Even the most diligent planner can miss an important element of planning for end-of-life: protecting your digital legacy.
What that means is that when the time comes, your loved ones may have a very difficult time figuring out what to do with all your electronic assets. As the world becomes more and more dependent on virtual tools to handle day-to-day business, it becomes extremely important that you make arrangements to protect your digital legacy.
In a recent article published in The Atlantic, Jake Swearingen shares his story of how he went about tackling the subject with his own parents.
My parents have always been upfront with me about their wishes for when they die. I can remember talking about cremation, living wills, and Do Not Resuscitate orders way back in middle school. But when a PR pitch came across my inbox, announcing that in a recent survey only 16 percent of baby boomers had considered their “digital legacy” and only 3 percent had taken steps to prepare their family, I realized: I had no idea what my own boomer parents wanted done with their online footprints. Curious, I called them up and had a remarkably cheerful chat about what to do with their social-media remnants.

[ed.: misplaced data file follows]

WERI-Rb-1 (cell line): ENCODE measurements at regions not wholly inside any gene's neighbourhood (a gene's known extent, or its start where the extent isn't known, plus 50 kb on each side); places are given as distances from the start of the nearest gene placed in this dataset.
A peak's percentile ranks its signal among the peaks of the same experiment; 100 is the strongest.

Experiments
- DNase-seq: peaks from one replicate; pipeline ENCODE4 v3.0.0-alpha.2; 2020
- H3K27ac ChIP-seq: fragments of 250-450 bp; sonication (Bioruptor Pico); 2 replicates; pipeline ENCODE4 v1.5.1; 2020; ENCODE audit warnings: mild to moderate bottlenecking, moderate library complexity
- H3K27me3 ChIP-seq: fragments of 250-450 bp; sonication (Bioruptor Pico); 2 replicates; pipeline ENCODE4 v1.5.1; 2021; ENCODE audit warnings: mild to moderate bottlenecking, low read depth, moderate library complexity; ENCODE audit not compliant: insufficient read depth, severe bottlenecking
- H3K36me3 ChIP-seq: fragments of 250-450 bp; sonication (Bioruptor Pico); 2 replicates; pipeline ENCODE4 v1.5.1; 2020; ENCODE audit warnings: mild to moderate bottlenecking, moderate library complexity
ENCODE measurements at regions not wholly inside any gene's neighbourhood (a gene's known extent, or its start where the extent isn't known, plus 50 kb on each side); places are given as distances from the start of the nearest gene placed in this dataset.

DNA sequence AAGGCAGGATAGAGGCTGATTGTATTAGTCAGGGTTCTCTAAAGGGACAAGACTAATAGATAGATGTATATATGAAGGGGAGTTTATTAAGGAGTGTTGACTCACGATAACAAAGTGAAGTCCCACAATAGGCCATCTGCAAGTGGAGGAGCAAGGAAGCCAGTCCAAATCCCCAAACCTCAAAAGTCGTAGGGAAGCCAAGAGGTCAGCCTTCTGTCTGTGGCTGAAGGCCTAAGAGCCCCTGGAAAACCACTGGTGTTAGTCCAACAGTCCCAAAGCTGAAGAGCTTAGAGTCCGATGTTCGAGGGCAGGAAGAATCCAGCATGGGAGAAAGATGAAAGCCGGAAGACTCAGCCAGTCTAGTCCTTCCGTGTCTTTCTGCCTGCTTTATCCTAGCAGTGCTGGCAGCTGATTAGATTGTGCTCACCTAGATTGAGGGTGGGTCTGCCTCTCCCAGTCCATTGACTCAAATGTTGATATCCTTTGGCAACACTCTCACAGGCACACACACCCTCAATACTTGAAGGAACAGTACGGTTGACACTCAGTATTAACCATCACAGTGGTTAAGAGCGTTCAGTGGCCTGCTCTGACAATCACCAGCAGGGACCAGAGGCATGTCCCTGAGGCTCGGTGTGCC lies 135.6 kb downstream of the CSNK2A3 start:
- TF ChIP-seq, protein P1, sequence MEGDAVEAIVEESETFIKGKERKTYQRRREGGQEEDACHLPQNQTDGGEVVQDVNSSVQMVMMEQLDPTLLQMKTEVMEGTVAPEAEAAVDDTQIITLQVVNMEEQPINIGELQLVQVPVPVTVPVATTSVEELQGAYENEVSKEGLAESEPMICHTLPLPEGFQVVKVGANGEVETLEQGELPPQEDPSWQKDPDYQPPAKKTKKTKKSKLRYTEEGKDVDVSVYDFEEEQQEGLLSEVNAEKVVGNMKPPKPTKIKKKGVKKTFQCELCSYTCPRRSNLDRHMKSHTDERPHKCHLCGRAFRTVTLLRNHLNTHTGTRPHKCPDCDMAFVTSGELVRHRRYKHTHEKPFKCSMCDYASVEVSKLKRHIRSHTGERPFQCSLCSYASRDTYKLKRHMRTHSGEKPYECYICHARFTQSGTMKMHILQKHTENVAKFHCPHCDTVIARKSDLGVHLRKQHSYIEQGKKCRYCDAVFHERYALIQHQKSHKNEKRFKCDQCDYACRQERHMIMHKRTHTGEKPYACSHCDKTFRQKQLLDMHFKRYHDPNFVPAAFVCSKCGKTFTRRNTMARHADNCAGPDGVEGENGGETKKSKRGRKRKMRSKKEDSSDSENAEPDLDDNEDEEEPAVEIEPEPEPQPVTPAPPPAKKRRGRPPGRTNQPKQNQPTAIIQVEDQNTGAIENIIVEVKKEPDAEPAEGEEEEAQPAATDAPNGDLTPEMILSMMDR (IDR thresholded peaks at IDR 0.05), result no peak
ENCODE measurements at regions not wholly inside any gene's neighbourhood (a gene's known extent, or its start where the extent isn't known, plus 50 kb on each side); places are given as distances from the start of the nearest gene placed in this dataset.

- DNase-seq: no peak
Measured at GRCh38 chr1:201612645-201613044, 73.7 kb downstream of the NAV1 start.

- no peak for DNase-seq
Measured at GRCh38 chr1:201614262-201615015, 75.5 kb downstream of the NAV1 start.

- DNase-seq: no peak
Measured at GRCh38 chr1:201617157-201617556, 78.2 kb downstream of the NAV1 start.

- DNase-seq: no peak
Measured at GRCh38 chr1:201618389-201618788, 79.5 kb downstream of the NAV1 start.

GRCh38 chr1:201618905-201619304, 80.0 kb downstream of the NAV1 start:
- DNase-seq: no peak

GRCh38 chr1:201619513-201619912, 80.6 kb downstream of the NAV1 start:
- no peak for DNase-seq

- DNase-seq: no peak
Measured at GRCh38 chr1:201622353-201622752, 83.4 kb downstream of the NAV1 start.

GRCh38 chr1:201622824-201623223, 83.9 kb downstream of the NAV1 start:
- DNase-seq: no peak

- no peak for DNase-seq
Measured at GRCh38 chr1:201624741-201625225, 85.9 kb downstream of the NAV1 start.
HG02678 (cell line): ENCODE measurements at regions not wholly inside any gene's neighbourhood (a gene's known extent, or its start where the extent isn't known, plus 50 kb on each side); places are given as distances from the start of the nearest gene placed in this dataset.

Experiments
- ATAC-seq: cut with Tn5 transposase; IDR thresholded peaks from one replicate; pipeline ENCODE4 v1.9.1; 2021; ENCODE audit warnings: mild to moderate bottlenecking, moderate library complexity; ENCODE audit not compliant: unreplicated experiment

Read the full story: What I’ll Do With My Parents’ Facebook After They Die
It is taking a while for estate laws to catch up with the online world so many “do it yourself” estate planning documents don’t handle electronic accounts well. Eventually, estate planning will catch up. In the meantime, you should make sure that you have provided a trusted family member or friend with the information they need to take care of your online footprint the way you want. There are tools available to help you, such as the funeralwise.com digital legacy checklist and record book. Your estate attorney may also have suggestions on how you should manage your electronic assets. The important thing is that you pass along your wishes.